Wednesday, 19 May 2010

Scots wahay. Or something like that.

Do you know, I'm further northward than I've ever been before. Considering that Buchanan is my middle name (yes, honestly, darlings, it's something I usually keep quiet about, it may seem odd that I have never been over the border, but it's something I've managed to miss out on.

Anyway, here I am in not-so-sunny (esp considering it's 11pm) Glasgow after being on the road for over eleven hours. Including stops.

I have already embraced an hotel employee.

13 comments:

Alienne said...

Is that obligatory in Scotland? I didn't realise and obviously let myself down when I was last there.

Anonymous said...

I do hope you had a celebratory glass of wine upon arrival. Scotland is beautiful the further north you go, though it is harder to understand the accents.

mago said...

Are you on the other side of the Tweed?

Marion said...

Oh, I do hope you have a nice time.

Z said...

It is accepted practice, yes, A.

'ponders slight knowledge of geography, remembers Berwick' ... Yes, we are, Mago. Today, I may even see the Clyde.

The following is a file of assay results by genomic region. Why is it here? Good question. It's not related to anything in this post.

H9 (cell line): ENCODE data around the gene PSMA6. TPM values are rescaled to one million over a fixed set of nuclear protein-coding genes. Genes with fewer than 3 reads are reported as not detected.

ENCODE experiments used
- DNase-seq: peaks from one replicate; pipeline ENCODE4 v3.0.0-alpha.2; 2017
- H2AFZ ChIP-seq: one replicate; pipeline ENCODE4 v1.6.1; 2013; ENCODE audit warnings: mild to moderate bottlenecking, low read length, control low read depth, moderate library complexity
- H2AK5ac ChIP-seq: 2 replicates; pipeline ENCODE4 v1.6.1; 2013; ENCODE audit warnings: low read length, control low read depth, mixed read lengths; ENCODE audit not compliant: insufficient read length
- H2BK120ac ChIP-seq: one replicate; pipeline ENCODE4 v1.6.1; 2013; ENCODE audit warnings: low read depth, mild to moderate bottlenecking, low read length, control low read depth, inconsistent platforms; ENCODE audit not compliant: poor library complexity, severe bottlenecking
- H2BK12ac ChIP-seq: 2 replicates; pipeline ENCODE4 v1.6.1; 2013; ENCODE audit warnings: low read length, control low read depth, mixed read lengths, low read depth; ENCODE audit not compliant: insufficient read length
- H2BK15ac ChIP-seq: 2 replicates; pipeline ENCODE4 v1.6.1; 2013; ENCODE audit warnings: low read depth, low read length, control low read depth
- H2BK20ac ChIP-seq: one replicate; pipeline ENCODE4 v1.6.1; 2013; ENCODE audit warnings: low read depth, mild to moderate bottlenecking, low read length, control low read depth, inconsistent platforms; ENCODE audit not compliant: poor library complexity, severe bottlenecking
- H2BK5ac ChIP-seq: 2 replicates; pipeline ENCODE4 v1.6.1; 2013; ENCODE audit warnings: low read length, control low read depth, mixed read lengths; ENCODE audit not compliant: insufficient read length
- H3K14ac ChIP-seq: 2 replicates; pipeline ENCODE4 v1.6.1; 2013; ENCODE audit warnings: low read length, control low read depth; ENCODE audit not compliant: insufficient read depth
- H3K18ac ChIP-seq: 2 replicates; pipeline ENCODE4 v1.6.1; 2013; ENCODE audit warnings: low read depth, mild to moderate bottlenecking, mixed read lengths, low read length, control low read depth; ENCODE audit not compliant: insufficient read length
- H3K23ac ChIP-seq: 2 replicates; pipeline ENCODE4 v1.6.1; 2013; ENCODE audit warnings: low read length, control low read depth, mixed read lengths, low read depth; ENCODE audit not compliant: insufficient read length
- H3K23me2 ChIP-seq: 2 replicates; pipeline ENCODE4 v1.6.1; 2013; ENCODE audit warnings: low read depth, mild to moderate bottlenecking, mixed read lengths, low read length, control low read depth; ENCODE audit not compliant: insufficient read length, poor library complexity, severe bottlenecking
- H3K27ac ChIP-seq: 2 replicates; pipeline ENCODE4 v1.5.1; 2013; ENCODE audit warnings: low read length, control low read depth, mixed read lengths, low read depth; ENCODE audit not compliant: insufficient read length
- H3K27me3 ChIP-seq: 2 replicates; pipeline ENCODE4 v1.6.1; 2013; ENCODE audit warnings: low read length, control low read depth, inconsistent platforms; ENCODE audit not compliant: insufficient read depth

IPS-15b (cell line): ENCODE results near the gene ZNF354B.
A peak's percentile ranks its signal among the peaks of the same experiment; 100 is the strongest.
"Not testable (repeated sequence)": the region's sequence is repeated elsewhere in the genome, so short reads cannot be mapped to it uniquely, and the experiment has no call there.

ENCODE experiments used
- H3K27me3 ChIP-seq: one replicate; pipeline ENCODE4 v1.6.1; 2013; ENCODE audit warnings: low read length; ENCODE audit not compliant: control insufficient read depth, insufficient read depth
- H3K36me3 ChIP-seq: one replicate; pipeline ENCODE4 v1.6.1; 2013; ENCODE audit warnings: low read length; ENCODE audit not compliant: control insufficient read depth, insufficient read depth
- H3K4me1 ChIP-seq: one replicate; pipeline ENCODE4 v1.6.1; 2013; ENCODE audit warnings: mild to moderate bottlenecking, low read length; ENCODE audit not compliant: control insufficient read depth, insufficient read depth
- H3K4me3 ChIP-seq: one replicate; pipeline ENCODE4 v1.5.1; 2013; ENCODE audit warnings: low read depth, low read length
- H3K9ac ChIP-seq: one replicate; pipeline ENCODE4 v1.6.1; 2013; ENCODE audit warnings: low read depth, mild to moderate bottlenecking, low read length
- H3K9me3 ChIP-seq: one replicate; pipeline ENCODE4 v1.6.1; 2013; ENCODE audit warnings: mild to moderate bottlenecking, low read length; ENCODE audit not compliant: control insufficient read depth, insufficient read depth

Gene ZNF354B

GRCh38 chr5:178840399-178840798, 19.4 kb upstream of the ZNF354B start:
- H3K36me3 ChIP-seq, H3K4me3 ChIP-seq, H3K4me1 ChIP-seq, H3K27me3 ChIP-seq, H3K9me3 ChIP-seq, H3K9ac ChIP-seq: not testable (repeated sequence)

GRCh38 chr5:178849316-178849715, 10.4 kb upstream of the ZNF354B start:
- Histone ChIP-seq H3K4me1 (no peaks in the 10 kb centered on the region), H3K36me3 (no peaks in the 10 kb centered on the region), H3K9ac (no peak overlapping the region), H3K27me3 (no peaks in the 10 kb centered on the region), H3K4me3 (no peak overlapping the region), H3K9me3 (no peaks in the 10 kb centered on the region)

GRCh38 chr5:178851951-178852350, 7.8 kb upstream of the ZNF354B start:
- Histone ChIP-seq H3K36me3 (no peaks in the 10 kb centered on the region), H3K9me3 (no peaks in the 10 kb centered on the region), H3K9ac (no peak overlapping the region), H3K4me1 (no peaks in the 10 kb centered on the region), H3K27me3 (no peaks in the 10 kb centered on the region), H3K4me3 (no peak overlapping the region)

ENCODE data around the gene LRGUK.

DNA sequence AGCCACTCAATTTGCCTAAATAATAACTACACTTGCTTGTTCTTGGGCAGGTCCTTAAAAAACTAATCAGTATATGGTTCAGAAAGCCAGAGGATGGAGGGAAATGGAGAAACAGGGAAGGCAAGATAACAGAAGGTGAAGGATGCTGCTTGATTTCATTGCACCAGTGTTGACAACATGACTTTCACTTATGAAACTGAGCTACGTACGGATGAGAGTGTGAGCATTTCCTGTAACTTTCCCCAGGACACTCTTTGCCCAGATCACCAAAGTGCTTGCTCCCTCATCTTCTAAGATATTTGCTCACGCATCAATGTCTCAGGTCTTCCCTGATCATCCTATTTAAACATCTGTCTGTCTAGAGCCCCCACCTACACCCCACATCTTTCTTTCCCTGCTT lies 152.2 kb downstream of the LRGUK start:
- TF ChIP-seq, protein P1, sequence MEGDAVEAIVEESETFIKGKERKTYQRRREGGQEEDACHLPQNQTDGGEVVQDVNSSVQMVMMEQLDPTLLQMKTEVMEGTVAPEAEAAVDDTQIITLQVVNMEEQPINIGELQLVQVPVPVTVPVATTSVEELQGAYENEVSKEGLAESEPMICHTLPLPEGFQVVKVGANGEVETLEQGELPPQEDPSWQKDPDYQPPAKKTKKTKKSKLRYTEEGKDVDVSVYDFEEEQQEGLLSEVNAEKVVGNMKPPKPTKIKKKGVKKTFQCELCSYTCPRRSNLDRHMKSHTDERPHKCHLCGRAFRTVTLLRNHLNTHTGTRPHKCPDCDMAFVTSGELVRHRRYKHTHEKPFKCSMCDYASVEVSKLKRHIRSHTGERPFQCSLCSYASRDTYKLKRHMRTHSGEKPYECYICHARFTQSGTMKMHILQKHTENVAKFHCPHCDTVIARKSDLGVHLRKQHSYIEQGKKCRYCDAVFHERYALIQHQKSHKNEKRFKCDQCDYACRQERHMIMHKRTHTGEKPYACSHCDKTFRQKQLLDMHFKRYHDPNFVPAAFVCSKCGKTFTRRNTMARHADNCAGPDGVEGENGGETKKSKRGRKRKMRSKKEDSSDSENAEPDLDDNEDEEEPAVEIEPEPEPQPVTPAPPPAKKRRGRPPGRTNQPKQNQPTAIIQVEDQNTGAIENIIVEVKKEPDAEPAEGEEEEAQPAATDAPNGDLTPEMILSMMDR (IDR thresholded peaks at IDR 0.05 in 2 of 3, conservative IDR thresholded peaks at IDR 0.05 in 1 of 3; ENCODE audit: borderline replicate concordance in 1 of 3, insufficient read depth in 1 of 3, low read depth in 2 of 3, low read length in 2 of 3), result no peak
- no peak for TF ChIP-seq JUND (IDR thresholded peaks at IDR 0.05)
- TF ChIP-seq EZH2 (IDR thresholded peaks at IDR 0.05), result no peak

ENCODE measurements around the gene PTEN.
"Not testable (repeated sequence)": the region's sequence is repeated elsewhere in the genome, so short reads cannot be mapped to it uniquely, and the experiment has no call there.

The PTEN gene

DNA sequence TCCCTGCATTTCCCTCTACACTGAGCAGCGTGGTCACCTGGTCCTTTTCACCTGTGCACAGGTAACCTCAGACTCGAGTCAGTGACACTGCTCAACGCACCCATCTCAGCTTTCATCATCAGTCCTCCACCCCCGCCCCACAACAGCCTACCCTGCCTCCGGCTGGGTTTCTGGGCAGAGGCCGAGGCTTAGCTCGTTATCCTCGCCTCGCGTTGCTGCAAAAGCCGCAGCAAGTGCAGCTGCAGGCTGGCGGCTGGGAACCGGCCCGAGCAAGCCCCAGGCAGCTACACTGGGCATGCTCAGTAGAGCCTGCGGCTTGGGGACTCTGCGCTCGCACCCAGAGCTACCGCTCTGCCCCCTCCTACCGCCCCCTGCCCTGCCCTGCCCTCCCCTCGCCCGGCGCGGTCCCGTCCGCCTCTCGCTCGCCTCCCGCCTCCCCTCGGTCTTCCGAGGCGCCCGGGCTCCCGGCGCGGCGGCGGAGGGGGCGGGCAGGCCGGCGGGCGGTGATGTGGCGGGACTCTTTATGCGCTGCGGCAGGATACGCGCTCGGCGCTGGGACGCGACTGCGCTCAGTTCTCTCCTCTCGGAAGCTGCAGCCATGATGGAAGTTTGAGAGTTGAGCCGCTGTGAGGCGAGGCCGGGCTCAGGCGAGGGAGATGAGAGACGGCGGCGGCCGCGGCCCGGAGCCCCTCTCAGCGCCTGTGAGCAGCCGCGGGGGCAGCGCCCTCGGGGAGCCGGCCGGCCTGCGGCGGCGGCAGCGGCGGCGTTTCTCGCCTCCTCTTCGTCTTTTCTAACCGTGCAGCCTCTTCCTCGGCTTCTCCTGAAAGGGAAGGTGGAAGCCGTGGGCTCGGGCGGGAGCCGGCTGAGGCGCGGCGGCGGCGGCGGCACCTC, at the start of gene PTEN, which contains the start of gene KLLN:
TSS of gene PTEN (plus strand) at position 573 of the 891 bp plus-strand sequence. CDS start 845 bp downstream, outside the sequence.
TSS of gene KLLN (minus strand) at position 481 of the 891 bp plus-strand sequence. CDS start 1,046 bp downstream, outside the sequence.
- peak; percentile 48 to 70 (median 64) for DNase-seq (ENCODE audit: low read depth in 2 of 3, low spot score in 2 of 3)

Thanks, Marion.

Z said...

Regarding accents, I think Glaswegian can be pretty impenetrable!

Dave said...

11 hours is quite a long time. Were you cycling?

Christopher said...

Please examine your hotel bill closely when (if?) you leave. Osculation doesn't come cheap in Scotland, nor is it VAT exempt. Hold your bawbees tight, Z.

Roses said...

Have fun sweetheart. I love Scotland. Had a great time while I was there a few (more than a few) years ago.

Z said...

I trust I'll get my money's worth at any rate, Chris.

Thanks, Roses. I love the pic!

Scarlet Blue said...

Gorgeous up there! Have a wonderful time... killer of a journey though.
Sx

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mago said...

I never was in Scotland, only read about ir. One of the first books by Theodor Fontane, a Prussian writer of the 19th century, I read was "Jenseit [sic] des Tweed". He describes his journey through Scotland 1858; a kind of feuilleton, assembly of essays, one of his most personla books. Fontane was 40 when he travelled there together with a friend (von Lepel) and of course he was filled with all romantic ideas (Sir Walter Scott, Midlothian etcetc.). He lived in London from 1855 to 1859, returned to Berlin and had no other chance to come back to the UK.
I admire Fontane for his writing, his style, precision, so "Scotland" was always a bit of a promise to me. Astounding how early literature can form images.